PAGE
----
Companies will have even less time than usual to properly protect themselves against attackers attempting to take advantage of three critical flaws in Windows software that were revealed this week by Microsoft.
Because the flaws are nearly identical to the one that the Blaster worm exploited last month, users can expect to see copycat attacks in the very near future, according to several security experts. As a result, it's important for companies to patch their systems or otherwise protect themselves against the flaws as expeditiously as possible, they said.
That sentiment was echoed by the US Department of Homeland Security, which last week warned of the "potential for significant impact on internet operations" because of the vulnerabilities.
"DHS believes that exploits are being developed" for the new flaws, the agency said in a bulletin.
Some users took the warning seriously.
"I'm pretty certain that an attack will happen faster than it did with Blaster," said Mike Tindor, vice president of network operations at First USA, an internet service provider in St. Clairsville, Ohio. The company has already installed patches against the new threat and has also closed several ports that could be exploited in an attack.
"I think it's critical that people patch immediately when a new update comes out," said David Krauthamer, director of information systems at Advanced Fibre Communications in Petaluma, California. The telecommunications equipment manufacturer used Microsoft's automated Security Update Services to download and patch more than 200 servers against the new flaws last week.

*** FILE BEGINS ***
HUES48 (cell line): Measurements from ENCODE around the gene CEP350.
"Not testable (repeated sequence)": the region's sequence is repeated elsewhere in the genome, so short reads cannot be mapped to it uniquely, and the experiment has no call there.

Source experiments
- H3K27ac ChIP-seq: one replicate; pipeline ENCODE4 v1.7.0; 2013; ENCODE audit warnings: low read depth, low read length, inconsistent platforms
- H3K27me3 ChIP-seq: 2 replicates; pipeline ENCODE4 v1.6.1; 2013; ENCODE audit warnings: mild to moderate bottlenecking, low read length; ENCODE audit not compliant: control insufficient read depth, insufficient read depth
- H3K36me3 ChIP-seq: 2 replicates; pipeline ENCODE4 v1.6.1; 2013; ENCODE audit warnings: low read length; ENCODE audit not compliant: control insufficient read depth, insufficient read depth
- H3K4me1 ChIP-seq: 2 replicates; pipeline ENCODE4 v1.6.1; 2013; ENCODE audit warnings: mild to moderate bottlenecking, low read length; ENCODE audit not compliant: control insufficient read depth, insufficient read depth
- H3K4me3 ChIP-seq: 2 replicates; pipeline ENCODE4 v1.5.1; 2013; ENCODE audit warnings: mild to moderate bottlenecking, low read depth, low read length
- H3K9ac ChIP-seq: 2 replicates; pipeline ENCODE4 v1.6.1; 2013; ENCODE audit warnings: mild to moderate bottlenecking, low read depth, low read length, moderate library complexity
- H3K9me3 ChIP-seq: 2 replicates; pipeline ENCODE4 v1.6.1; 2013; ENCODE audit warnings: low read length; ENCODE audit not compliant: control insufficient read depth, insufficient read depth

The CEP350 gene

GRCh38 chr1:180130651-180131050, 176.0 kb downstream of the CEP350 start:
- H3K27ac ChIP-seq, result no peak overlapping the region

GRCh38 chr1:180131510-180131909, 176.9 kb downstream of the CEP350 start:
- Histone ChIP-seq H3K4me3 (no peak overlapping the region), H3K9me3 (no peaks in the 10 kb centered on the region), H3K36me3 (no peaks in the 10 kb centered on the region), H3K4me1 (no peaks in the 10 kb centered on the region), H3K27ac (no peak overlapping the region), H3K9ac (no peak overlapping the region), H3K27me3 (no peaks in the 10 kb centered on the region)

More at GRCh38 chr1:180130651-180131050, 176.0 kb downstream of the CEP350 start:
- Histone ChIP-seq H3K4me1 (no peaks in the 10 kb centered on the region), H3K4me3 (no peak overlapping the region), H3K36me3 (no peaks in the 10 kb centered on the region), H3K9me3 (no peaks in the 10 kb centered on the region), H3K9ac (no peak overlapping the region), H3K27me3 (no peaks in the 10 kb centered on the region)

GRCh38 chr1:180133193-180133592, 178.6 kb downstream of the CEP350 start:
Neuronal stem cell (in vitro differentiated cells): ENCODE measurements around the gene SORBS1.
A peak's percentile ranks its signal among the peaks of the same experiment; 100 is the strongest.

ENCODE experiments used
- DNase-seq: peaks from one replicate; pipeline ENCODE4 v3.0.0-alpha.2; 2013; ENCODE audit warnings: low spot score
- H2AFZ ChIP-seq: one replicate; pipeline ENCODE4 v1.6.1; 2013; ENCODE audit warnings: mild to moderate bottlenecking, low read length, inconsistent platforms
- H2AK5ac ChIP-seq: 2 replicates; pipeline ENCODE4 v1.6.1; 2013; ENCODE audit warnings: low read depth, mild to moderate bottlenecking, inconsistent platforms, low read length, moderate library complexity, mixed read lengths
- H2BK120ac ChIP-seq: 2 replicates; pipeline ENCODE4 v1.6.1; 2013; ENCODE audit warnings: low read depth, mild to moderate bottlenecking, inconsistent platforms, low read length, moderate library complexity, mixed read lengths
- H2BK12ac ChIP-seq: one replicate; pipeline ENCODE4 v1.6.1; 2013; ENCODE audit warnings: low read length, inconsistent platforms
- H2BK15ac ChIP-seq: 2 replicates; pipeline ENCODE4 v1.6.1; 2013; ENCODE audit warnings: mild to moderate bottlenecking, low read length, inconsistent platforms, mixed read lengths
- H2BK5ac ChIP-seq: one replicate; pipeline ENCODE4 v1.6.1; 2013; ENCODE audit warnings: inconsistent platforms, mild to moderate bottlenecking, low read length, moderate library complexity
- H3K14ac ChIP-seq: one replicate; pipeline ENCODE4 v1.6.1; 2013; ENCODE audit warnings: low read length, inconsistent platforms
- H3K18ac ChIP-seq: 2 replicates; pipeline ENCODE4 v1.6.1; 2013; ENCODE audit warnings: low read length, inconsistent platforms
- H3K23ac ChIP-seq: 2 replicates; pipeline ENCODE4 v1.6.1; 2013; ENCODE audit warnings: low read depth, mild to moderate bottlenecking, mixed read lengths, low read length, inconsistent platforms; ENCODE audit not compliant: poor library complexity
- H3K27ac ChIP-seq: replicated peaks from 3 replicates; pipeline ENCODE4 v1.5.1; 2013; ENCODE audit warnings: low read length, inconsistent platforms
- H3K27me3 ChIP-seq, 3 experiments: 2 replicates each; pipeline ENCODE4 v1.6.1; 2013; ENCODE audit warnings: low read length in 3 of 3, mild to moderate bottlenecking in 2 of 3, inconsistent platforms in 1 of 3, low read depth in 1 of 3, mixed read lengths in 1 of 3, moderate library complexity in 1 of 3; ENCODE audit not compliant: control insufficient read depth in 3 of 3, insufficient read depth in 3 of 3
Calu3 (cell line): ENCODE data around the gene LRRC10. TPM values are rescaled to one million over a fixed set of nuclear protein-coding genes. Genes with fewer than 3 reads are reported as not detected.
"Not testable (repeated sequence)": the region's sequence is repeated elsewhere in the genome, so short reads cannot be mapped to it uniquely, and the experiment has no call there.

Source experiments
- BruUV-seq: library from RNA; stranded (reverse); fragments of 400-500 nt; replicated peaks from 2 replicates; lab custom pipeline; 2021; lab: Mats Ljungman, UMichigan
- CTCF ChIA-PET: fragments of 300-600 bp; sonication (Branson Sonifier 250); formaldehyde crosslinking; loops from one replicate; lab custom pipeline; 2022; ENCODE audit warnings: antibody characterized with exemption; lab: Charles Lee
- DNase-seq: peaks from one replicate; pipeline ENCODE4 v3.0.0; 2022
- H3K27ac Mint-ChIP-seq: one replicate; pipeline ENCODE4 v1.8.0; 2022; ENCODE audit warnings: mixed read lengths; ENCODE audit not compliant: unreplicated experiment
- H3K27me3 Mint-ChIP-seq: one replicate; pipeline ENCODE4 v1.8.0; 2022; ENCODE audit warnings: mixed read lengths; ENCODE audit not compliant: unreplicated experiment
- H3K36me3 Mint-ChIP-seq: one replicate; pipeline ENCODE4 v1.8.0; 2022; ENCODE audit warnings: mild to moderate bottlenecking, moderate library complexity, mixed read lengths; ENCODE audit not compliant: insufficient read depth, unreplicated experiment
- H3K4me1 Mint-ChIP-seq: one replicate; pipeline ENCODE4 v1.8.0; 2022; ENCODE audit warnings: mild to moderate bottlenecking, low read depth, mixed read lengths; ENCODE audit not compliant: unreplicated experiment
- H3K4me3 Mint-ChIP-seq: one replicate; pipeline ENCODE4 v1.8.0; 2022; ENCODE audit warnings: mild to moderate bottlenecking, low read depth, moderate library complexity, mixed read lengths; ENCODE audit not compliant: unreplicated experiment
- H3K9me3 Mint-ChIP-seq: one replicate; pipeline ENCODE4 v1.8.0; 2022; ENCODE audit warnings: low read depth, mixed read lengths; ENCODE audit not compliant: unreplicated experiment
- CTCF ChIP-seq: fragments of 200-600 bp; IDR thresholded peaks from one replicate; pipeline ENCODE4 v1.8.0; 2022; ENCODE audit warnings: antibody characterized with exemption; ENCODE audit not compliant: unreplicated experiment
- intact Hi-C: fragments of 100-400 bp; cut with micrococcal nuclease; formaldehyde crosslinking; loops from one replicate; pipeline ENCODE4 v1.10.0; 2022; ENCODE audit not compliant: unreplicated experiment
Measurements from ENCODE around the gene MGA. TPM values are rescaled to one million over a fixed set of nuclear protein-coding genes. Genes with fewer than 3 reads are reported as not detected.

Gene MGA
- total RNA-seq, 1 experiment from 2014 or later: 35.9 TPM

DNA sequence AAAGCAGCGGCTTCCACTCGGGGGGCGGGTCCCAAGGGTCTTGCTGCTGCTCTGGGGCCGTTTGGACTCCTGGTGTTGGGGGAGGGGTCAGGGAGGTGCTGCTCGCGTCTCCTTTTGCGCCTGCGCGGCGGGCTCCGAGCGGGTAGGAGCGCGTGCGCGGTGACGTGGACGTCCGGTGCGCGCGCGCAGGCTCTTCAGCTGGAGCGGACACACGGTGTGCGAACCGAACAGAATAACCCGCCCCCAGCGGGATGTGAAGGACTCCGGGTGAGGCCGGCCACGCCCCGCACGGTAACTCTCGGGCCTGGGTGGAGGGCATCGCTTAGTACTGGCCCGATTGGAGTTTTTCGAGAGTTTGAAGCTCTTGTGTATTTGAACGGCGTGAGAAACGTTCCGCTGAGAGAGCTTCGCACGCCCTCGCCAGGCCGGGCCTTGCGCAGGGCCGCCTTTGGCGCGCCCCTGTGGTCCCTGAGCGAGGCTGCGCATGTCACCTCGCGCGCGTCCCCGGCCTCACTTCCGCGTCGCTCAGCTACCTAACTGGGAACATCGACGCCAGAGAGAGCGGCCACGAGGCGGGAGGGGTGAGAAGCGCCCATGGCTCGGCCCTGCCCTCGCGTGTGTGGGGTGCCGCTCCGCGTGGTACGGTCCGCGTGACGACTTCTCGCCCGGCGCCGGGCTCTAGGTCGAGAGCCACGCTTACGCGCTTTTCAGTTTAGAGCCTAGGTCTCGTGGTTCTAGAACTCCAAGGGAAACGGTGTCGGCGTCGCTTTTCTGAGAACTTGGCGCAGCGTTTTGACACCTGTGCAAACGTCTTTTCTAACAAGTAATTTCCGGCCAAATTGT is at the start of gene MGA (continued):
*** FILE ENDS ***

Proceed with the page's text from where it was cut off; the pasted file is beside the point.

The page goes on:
The holes exist in the remote procedure call (RPC) protocol used by the Windows operating system. Two of them are buffer overrun vulnerabilities that could allow an attacker to take full administrative control of a victim's system. An attacker who exploited these flaws would be able to take a variety of actions, including installing malicious programs, deleting data or creating new accounts, according to Microsoft.
The third flaw is a denial-of-service vulnerability that could allow RPC services to hang and become unresponsive, according to Microsoft.
It's not difficult to develop exploits for the new holes, said Max Caceres, director of product management at Core Security Technologies, a Boston-based vendor of security software and services.
Core Security was able to write attack code capable of compromising systems in the manner described by Microsoft in a matter of hours after the bulletin was announced, he said.
"In this case, it was pretty fast because the vulnerabilities are very similar to the last one," Caceres said. "The attack vector is exactly the same. The only change is in where the vulnerabilities exist."
"We always assume that if we can do it, there are others out there who can do it," said Dan Ingevaldson, an engineering manager with the X-Force response team at Internet Security Systems (ISS) in Atlanta.
ISS was able to develop an exploit for the RPC vulnerability used by Blaster within 12 hours, using just the information gleaned from the patch Microsoft issued to deal with the flaw.
With the latest vulnerabilities, hackers have an existing code base to work with, security experts said. Consequently, the window of time that administrators usually have to test and patch systems before a malicious exploit is crafted is going to be smaller than usual, predicted Jerry Brady, chief technology officer at Guardent in Waltham, Massachusetts
"There's a lot of exploit code available for the last RPC vulnerability that would only require very small modifications" to be effective against the new flaws, Brady said.